The stoic star on the San Antonio Spurs relies on a flurry of offensive and defensive strengths so that his versatility provides more than his quiet words.
No, this is not about Tim Duncan, the 16-year NBA veteran who has become this generation’s top big man by continuously evolving his game en route to four NBA championships and three Finals MVP awards with little fanfare. This is about the man who plans to succeed Duncan whenever he retires.
Kawhi Leonard, a former standout at Riverside King High and San Diego State, has spent the past three seasons preparing for that moment, continuously adding wrinkles to his game that has made him the Spurs’ primary defender, complementary scorer and most promising prospect.
“I just have to keep working into wanting to be that guy,” Leonard said recently in an interview with this newspaper. “It’s all mental. I just have to worry about my game.”
The Spurs will enter Wednesday’s Game 2 of their first-round series against the Dallas Mavericks at AT&T Center with a 1-0 lead, thanks to a heavy dose of their so-called Big Three in Duncan (27 points on 12-of-20 shooting and seven rebound), Tony Parker (21 points on 9-of-16 shooting) and Manu Ginobili (17 points, six rebound and three rebounds).
The 37-year-old Duncan (who turns a year older on Friday) and the 36-year-old Ginobili have seemingly extended their career beyond infiniti. The 31-year-old Parker still appears in his prime. But whenever the Spurs’ Big Three fragments, is Leonard ready to carry the mantle?
“Oh, sure. He’s becoming more and more important to us,” said Spurs coach Gregg Popovich, who won his third NBA Coach of the Year Award on Tuesday. “He’s done a lot of great things for us to make us a consistent team.”
Leonard fulfills that job description in numerous ways.
Need Leonard to guard the opposing team’s top player? No problem.
His 7-foot wingspan has enabled Leonard to minimize the damage inflicted from the NBA’s elite, including Miami’s LeBron James (his 2013 Finals MVP partly diluted with scoring under 20 points in the first three games), and Oklahoma City’s Kevin Durant (who needed 26 shots to score 28 points earlier this month). The Spurs also allowed 97.7 points per 100 possessions with Leonard on the floor, 4.8 points better than when he sat.
“I try to come in with a focus to stop my man and win the game,” Leonard said. “I’m always trying to be ready to catch them off their strides by being physical enough without getting fouls.”
Need Leonard to pick up the scoring slack? He usually can do that.
Leonard cracked double figures in 50 games, along with seven double-doubles. Leonard had a three-game stretch where he scored at least 20 points and led the team in scoring in five other games. When he wasn’t scoring, Leonard either led the Spurs in steals (28 games), rebounding (12 games) or blocks (12 games).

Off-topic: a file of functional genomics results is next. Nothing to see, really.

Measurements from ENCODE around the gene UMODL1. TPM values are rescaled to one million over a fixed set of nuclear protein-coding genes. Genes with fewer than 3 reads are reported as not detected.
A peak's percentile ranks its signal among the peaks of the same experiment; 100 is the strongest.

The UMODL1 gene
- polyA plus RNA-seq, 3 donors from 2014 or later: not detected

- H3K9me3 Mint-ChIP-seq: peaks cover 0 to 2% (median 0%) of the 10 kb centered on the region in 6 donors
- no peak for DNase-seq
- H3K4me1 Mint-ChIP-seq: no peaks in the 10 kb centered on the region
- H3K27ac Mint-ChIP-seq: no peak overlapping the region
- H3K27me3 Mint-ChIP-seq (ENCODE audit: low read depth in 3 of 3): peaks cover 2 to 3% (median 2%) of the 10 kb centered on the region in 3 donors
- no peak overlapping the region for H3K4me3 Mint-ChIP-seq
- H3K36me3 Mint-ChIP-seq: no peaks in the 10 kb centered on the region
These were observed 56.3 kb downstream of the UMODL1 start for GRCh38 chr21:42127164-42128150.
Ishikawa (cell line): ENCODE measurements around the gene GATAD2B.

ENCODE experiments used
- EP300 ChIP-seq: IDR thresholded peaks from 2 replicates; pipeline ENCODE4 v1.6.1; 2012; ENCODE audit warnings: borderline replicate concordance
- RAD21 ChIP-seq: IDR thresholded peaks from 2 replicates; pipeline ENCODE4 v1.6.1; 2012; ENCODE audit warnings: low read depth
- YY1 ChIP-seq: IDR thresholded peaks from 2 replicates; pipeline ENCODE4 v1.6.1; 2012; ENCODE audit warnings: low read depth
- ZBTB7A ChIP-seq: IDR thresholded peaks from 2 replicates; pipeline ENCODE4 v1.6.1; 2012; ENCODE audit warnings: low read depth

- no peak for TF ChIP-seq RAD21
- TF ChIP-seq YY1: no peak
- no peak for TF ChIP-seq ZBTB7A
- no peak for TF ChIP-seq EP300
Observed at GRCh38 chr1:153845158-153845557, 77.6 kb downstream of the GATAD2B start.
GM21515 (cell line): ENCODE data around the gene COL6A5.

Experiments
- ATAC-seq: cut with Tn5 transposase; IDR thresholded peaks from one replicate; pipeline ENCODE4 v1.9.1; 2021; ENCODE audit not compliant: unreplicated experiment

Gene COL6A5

“He’ll catch it on the post a little bit more and actively take a mismatch down there and try to use it,” Popovich said. “Before he wouldn’t do that, he would just get rid of the ball and defer to Tony or Manu or somebody. He’s becoming more demonstrative with the basketball and making moves.”
With such qualities, Leonard has posted career highs this season in nearly every statistical category, including points (12.8), shooting percentage (52.2 percent from the field), rebounds (6.3), assists (two) and steals (1.75). The Spurs went 54-12 with Leonard in the lineup, while going only 8-6 when he nursed a fractured right hand.
“The thing you notice the most about him besides his physical skills and attributes is that he really cares about being a great player,” Popovich said. “His play has been the most consistent since he came back from his injury, both defensively and offensively.”
Popovich then gushed more about Leonard, describing him as a “hungry man” and “a sponge” for endlessly watching tape of Bruce Bowen, Michael Jordan and Scottie Pippen, working on his jump shooting and appearing eager for more instruction.
It appears Leonard has rounded into the consummate Spurs player, endlessly completing his tasks without taking the spotlight. That shouldn’t be surprising.
After leading Riverside King High to a CIF Southern Section Championship in 2009, Leonard chose San Diego State instead of waiting for more high profile Division I schools, such as UCLA, to express interest. Leonard then guided the Aztecs to a regional semifinal in the 2011 NCAA tournament.
“I could have gone to a bigger school,” Leonard said. “I use it as motivation going to a school that loved me. I wanted to put them on the map and show everyone that you don’t need to go to a top school to make it in the NBA.”
Indeed, Leonard was selected with the 15th overall pick in 2011 before the Spurs acquired him through a trade from the Indiana Pacers for George Hill, a move San Antonio believes will pay off even more with each step of development Leonard takes.
“He’s on the right path,” Popovich said. “He can continue to become more demonstrative and put himself in a position where he makes me give him the ball more. Sometimes I’m not paying attention.”
After all, Popovich proclaims he has yet to draw a single play for Leonard.
“I’m holding him back,” Popovich joked.
Perhaps quite the opposite, knowing someday the Spurs’ franchise will no longer be in Duncan’s hands. It could be in Leonard’s.
“That’s going to be in the future,” Leonard said. “That’s really nothing to worry about right now. We still have our top guys.”
Yet, when the Spurs do not have those guys anymore, Leonard vows he will be ready.
It won't be long before the Spur brass devotes itself to lining up complementary teammates to build around Kawhi. Leonard's presence takes some of the sting out of the coming end of the Big Three era. What a great draft day pick-up!
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